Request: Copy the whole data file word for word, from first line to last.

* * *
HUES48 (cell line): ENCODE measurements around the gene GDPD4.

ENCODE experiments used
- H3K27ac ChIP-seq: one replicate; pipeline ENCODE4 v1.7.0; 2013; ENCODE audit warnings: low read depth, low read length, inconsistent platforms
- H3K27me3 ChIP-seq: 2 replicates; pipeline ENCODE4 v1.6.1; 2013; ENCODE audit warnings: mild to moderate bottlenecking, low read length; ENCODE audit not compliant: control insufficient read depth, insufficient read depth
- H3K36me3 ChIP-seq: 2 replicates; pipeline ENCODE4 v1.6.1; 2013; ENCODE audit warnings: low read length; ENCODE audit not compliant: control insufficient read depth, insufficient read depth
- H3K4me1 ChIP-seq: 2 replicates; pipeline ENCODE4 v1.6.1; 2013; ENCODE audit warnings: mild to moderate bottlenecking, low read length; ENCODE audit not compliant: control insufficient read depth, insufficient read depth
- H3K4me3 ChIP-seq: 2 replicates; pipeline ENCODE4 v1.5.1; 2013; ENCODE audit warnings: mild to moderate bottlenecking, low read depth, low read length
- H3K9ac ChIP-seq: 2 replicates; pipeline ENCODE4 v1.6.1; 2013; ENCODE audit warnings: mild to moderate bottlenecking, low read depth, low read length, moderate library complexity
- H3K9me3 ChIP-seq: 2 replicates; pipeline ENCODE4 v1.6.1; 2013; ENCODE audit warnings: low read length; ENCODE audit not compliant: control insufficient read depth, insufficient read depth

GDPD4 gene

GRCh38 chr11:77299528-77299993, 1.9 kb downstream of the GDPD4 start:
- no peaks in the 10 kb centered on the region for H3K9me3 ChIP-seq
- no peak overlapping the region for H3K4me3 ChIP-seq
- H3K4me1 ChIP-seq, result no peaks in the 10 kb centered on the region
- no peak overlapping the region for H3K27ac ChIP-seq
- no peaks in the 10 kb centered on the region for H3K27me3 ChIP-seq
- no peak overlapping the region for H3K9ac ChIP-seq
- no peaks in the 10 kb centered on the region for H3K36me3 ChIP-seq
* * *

HUES48 (cell line): ENCODE measurements around the gene GDPD4.

ENCODE experiments used
- H3K27ac ChIP-seq: one replicate; pipeline ENCODE4 v1.7.0; 2013; ENCODE audit warnings: low read depth, low read length, inconsistent platforms
- H3K27me3 ChIP-seq: 2 replicates; pipeline ENCODE4 v1.6.1; 2013; ENCODE audit warnings: mild to moderate bottlenecking, low read length; ENCODE audit not compliant: control insufficient read depth, insufficient read depth
- H3K36me3 ChIP-seq: 2 replicates; pipeline ENCODE4 v1.6.1; 2013; ENCODE audit warnings: low read length; ENCODE audit not compliant: control insufficient read depth, insufficient read depth
- H3K4me1 ChIP-seq: 2 replicates; pipeline ENCODE4 v1.6.1; 2013; ENCODE audit warnings: mild to moderate bottlenecking, low read length; ENCODE audit not compliant: control insufficient read depth, insufficient read depth
- H3K4me3 ChIP-seq: 2 replicates; pipeline ENCODE4 v1.5.1; 2013; ENCODE audit warnings: mild to moderate bottlenecking, low read depth, low read length
- H3K9ac ChIP-seq: 2 replicates; pipeline ENCODE4 v1.6.1; 2013; ENCODE audit warnings: mild to moderate bottlenecking, low read depth, low read length, moderate library complexity
- H3K9me3 ChIP-seq: 2 replicates; pipeline ENCODE4 v1.6.1; 2013; ENCODE audit warnings: low read length; ENCODE audit not compliant: control insufficient read depth, insufficient read depth

GDPD4 gene

GRCh38 chr11:77299528-77299993, 1.9 kb downstream of the GDPD4 start:
- no peaks in the 10 kb centered on the region for H3K9me3 ChIP-seq
- no peak overlapping the region for H3K4me3 ChIP-seq
- H3K4me1 ChIP-seq, result no peaks in the 10 kb centered on the region
- no peak overlapping the region for H3K27ac ChIP-seq
- no peaks in the 10 kb centered on the region for H3K27me3 ChIP-seq
- no peak overlapping the region for H3K9ac ChIP-seq
- no peaks in the 10 kb centered on the region for H3K36me3 ChIP-seq